Egypt and Israel have fought three wars, but now they reportedly are cooperating as they face a common foe: a jihadist insurgency in the Sinai.
However, neither state is acknowledging the warming ties.
On Friday, the Egyptian military spokesmen announced the launch of a major security operation against "terrorist and criminal elements and organizations" across the country, focusing on the northern and central Sinai region, where last year militants attacked a Sufi mosque killing 311 worshippers.
But they made no reference to mounting media reports that the Egyptian government has allowed Israel to fly surveillance drones and conduct dozens of airstrikes on an Islamic State group affiliate in Egypt's restive desert peninsula bordering Israel.
Egyptian army spokesperson Colonel Tamer el-Rifai on Sunday dismissed a report in The New York Times claiming Egypt has given the green light for more than 100 Israeli airstrikes in the northern Sinai in the past two years. The official said only Egypt's security forces were battling jihadists in the Sinai, and he warned Egyptian media only to report information supplied by the Egyptian military.
But the growing military cooperation has long been rumored.
In June, Israel's Institute for National Security Studies (INSS) noted that if the frequent claims of anti-terror coordination were accurate, it would show "the level of trust between the nations has reached the point where Israel is providing various military, technological and operational intelligence to Egypt and is operating attack UAVs [unmanned aerial vehicles] in Sinai with Cairo's approval."
Analysts say they doubt Israel is providing close air support for Egyptian troops, and they say the strikes could be launched from outside Egyptian airspace with drones and warplanes firing at targets inside Egypt's Sinai. The relationship appears to mirror the Israeli-Jordanian one — security cooperation, but as far from the public eye as possible.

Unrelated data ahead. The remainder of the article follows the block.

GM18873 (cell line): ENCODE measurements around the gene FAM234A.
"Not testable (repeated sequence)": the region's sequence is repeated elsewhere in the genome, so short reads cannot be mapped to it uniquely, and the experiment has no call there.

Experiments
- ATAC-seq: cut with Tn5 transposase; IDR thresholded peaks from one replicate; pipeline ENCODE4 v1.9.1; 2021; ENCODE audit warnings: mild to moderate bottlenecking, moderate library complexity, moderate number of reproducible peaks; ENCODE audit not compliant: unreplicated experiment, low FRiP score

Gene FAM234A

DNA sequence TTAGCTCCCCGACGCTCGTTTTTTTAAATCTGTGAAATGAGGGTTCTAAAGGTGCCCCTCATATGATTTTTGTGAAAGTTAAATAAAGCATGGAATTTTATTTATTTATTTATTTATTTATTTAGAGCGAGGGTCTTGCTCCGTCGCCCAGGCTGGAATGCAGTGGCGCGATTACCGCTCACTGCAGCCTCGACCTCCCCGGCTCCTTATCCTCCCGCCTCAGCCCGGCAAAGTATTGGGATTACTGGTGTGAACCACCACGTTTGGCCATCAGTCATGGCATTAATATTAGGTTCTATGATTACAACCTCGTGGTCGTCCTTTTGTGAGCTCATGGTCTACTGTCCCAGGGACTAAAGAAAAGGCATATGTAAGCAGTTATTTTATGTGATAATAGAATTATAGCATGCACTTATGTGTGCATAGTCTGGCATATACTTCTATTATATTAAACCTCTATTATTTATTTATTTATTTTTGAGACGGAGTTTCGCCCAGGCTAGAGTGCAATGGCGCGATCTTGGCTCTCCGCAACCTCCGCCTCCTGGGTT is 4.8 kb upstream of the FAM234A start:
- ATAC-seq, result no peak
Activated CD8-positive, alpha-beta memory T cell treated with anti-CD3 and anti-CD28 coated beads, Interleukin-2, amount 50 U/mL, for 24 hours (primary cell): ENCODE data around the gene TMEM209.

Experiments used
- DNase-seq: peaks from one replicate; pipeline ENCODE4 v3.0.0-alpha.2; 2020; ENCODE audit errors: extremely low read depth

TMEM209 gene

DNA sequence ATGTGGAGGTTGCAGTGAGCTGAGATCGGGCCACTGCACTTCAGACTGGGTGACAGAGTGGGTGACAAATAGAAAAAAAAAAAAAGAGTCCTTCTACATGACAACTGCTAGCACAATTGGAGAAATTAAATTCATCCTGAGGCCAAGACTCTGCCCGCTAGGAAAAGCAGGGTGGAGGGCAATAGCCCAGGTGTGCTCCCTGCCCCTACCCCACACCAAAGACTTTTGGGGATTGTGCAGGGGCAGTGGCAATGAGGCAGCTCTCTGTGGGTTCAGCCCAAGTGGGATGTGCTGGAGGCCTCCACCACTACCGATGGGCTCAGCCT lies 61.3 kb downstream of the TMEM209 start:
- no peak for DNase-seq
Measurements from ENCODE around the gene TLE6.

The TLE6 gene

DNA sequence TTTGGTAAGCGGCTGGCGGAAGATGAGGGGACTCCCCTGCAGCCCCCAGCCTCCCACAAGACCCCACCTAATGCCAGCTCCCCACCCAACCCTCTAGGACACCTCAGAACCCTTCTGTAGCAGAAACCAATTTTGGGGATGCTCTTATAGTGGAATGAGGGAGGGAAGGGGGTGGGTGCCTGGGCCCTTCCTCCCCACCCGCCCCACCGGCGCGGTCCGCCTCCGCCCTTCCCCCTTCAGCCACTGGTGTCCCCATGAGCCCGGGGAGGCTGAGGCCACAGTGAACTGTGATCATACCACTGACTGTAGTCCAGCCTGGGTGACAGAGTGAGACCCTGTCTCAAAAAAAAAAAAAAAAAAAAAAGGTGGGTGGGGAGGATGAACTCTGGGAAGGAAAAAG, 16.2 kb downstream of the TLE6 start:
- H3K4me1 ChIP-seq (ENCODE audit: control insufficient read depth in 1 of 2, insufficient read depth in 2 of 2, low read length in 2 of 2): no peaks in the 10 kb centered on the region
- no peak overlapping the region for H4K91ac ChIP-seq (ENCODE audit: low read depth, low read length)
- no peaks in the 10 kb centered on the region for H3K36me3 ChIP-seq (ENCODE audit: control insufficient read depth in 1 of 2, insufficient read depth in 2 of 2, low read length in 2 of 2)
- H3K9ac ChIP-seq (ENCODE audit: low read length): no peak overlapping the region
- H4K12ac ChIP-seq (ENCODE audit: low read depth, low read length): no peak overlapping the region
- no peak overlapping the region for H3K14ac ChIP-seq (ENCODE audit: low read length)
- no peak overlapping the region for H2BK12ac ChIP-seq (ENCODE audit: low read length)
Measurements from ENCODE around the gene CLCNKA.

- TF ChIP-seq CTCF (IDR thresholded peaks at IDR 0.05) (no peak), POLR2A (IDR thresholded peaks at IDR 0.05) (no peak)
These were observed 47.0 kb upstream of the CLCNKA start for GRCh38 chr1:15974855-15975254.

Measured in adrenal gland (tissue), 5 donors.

Egypt's Sinai Peninsula borders Israel and the Gaza Strip, and has long been a bastion for Islamic insurgent groups tied to al-Qaida.
According to media reports, Israeli strikes in the Sinai are targeted at individuals or small groups of militants as opposed to infrastructure.
"That leads to a question of who is asking whom for help. Are the targets only those that pose a threat to Israel, or is this an attempt to aid Egypt?" The Jerusalem Post queried this week. Islamic State media outlets have for months claimed Israel has been conducting airstrikes against the terror group in the Sinai.
Relations between Egypt and Israel have improved dramatically since the army ousted Islamist Mohamed Morsi from the presidency in July 2013.
Egyptian President Abdel Fattah el-Sissi reinstated an ambassador in Tel Aviv in 2016, reversing Morsi's withdrawal of the envoy to protest a 2012 Israeli assault on Gaza. The same year, Egyptian Foreign Minister Same Shoukry visited Israel, making a trip to the home of Israeli Prime Minister Benjamin Netanyahu, where they spent time watching the Euro 2016 soccer final. It was the first time an Egyptian foreign minister had visited Israel in two decades.
Last September, el-Sissi met Netanyahu for the first time in public, the encounter coming ahead of the U.N. General Assembly in New York. According to the Egyptian leader, the pair had talked frequently before then. In a 2015 interview with The Washington Post, el-Sissi said he talked "a lot" with the Israeli prime minister, part of an effort to "reassure him that achieving peace [with the Palestinians] will be a historic deal for him and for Israel, and that we are ready to help reach this peace."
El-Sissi also said that the high level of trust between them had been demonstrated by Israel's willingness to authorize Egypt to deploy more troops and attack helicopters in areas in the Sinai permitted by the 1979 Camp David peace accord between the two countries.
"The hostile mood and skepticism have diminished with peace with Israel," el-Sissi said.
But even with joint efforts in the Sinai, the security challenge for Egypt has become more formidable, analysts say.
According to the International Crisis Group, a New York- and Brussels-based research organization, the security situation "deteriorated considerably in 2017 with local jihadists perpetrating attacks that have targeted civilians and claimed hundreds of lives."
In a report published last month, the ICG warned "this trend is likely to continue in 2018, given the government's inadequate efforts to protect vulnerable groups, its counterproductive habit of labeling political dissidents as terrorists, and its ineffective counterterrorism."
"There was a qualitative and quantitative change in the nature of major attacks carried out against civilians in 2017," ICG said. "Two religious groups — Christians, who account for 10-15 percent of Egypt's population, and Muslims who follow Sufi practices — increasingly are targeted by local affiliates of Islamic State, which had initially focused almost exclusively on security forces."